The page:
MC3, With Six Spinout Companies, Navigates Challenging Terrain of Medical Device Incubators

2/7/11Follow @xconomy

Medical device incubators are like low-carb donuts. They sound like a good idea on paper, but no one has really been able to create a successful one.

Scott Merz is certainly trying. Since 2000, MC3 in Ann Arbor, MI, the accelerator Merz co-founded and currently leads, has spun off six companies, all of them still in business and in varying degrees of development.

MC3 boasts some important advantages. The firm enjoys a strong relationship with the University of Michigan, specifically its technology transfer operations.

In fact, Merz founded MC3 in 1990 to commercialize a blood pump he had been developing with a university surgeon while a graduate engineering student. Medtronic eventually acquired the technology and then sold it to Edwards Lifesciences.

But the taste for entrepreneurship never left Mertz’s mouth. In 1999, he decided to convert MC3 into an incubator because “we had some experience that could benefit other people.”

At the time, Merz says, the university’s tech transfer office was only starting to ramp up.

“There were a number of technologies in the lab but the office had a hard time getting interest from investors and companies,” he says.

The big problem: the technologies just weren’t developed enough to convince an investor to risk cash.

MC3 helps by offering a complete package of services, on both the technical and business sides. The company assists startups with concept and feasibility studies, design, and manufacturing, and also helps them attract government grants and pitch to investors.

However, MC3 faces an uphill climb, says Peter Bianco, a former executive with Johnson and Johnson Development Corporation who studied medical device incubators.

Incubators need “superstar” talent and lots of capital, Bianco says, who is now leading efforts to create a science park next to the University of Minnesota in Minneapolis.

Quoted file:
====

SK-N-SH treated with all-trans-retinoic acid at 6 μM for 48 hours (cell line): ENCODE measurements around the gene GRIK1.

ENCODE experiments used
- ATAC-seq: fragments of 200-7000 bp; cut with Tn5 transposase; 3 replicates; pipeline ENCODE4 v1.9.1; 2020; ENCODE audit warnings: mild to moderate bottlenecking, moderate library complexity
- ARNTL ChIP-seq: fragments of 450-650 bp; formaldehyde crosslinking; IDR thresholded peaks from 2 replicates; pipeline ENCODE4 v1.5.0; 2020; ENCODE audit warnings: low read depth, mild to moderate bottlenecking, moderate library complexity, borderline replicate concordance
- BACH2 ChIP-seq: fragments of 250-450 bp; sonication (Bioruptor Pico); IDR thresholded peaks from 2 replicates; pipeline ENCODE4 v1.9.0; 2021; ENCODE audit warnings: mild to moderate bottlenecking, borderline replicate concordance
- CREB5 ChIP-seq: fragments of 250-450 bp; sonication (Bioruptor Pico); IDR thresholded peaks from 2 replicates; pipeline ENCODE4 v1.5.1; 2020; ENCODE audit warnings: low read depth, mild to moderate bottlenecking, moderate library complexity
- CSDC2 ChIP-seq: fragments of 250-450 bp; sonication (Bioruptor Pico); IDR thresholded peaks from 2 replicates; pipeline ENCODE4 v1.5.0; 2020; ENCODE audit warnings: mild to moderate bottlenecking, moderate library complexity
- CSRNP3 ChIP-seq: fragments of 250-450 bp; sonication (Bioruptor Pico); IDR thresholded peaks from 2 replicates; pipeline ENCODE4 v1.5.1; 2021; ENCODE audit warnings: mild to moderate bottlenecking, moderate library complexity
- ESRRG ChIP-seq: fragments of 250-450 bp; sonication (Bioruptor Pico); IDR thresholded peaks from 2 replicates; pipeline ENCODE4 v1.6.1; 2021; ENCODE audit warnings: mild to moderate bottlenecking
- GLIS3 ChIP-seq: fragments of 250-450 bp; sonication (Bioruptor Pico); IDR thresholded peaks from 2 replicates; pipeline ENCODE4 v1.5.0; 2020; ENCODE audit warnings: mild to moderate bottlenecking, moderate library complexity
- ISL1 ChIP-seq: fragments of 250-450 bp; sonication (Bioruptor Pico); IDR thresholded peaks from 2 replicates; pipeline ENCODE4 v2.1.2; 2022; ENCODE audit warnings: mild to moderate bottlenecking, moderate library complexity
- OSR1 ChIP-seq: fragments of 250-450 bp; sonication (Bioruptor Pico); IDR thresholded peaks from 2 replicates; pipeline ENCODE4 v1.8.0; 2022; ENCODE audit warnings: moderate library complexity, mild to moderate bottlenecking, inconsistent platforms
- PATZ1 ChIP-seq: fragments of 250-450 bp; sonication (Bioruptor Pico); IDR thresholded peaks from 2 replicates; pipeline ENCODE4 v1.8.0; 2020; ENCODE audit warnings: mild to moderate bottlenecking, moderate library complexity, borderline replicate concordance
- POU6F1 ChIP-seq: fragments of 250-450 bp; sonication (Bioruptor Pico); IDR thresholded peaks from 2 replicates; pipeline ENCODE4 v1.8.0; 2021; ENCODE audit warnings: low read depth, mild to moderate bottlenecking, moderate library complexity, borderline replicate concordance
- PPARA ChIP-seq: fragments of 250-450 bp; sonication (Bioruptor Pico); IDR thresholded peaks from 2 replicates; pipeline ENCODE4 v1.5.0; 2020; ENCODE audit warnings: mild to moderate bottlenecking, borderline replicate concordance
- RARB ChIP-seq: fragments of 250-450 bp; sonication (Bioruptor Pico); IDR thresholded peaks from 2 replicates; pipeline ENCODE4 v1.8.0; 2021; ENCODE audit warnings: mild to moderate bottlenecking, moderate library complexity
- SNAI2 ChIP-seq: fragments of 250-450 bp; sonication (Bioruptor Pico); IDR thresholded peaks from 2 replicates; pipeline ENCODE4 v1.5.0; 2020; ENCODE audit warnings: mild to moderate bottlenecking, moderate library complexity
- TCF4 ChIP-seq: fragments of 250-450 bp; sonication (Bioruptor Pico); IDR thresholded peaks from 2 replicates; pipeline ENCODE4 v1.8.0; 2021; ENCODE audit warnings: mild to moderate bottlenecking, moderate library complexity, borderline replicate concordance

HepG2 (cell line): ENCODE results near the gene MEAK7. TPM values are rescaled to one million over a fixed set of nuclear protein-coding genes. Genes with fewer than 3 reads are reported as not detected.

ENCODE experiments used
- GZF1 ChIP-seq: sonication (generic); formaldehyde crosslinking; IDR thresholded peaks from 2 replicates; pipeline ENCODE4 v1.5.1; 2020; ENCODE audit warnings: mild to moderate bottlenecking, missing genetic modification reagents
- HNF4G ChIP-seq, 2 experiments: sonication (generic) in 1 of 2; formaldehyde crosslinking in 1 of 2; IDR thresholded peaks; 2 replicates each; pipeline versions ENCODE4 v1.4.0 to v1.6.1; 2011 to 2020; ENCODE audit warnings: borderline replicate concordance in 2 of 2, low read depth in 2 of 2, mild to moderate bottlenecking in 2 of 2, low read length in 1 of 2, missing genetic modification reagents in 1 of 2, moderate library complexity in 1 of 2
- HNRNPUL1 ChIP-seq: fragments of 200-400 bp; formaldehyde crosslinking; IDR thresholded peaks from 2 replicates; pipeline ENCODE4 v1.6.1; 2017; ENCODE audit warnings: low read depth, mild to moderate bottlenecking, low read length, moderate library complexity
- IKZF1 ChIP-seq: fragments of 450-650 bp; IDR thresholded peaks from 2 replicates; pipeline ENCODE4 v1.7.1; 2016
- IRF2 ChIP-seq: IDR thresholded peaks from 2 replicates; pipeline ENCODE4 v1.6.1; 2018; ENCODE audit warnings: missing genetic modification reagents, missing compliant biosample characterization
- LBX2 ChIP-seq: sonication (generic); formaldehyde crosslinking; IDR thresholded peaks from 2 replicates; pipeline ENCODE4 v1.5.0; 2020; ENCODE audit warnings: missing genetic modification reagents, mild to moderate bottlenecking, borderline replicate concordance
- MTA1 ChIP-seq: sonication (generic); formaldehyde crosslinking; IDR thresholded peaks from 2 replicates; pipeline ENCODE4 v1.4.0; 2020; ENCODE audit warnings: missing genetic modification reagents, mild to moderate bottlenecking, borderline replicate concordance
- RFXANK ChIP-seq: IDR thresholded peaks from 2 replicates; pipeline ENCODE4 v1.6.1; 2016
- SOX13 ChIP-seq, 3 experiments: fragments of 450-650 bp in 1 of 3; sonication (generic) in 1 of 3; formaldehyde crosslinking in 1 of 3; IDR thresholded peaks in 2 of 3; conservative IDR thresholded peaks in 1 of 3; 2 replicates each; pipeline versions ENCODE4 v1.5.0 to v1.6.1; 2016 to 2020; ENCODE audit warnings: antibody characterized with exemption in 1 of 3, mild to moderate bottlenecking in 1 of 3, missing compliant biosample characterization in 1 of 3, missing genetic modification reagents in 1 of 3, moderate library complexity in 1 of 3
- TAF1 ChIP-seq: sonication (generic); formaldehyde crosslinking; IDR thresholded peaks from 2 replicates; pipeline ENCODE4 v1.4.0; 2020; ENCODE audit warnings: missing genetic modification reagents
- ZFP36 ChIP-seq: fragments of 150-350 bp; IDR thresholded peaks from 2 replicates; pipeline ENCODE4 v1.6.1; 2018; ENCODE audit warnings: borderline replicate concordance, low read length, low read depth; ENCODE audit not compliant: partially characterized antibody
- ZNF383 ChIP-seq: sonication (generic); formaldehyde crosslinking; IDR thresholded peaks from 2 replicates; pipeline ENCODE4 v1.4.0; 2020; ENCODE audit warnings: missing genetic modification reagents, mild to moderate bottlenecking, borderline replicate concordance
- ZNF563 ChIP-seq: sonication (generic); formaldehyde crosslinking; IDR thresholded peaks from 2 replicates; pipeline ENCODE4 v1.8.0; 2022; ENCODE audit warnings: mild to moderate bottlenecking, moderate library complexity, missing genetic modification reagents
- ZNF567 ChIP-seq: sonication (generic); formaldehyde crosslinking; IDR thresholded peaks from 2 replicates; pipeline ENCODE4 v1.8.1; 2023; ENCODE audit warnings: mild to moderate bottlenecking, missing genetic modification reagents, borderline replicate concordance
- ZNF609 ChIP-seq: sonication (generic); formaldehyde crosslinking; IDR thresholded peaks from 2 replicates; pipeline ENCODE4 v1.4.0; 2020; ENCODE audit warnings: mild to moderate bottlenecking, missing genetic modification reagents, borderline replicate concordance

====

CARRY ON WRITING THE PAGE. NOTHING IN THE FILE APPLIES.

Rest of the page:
And talent and money may not be enough even in the Twin Cities, he says, which is home to one of the largest medical device clusters in the country.

In 2007, Mike Selzer, Dale Spencer, and Mike Berman, three well-known and successful entrepreneurs in Minnesota, launched a medical device accelerator called ConcepTx. Despite winning a $4 million investment from venture capital firms Versant Ventures and Advanced Technology Ventures, largely based on the entrepreneurs’? reputations, ConcepTx quickly flopped.

Incubators “are just extremely hard to do,” Bianco says.

What would help is a successful exit or two, which could provide the incubator with a strong reputation and much-needed cash to reinvest into business, he says,

So far, MC3, which holds equity in its startups, has not seen an exit, though all of its companies are still in business, no small feat in this weak economy.

Here’s a look at some of the MC3 companies:

  • Accord Biomaterials, which is developing a diagnostic sensor and device coating, has attracted $1 million from Arboretum Ventures in Ann Arbor and won a $1.3 million Small Business Innovation Research Grant from the National Institutes of Health.
  • Novalung, a German-based startup that makes artificial lungs, now boasts 50 employees and generates international sales.
  • Exatherm, headquartered in Kentucky, won NIH money to conduct a clinical trial this year of its hyperthermic device to treat cancer.

For now, MC3 survives on the fees it charges the companies for its services. Merz is also exploring other financing strategies, and has been speaking with angel groups about some sort of equity investment into MC3 in exchange for a first look opportunity at the technologies the firm is incubating.

But Merz says the idea is somewhat difficult to explain to potential investors.

Bianco agrees. Angels want to invest in the startups themselves; it would be hard to convince them that they could earn a return on the incubator, he says.


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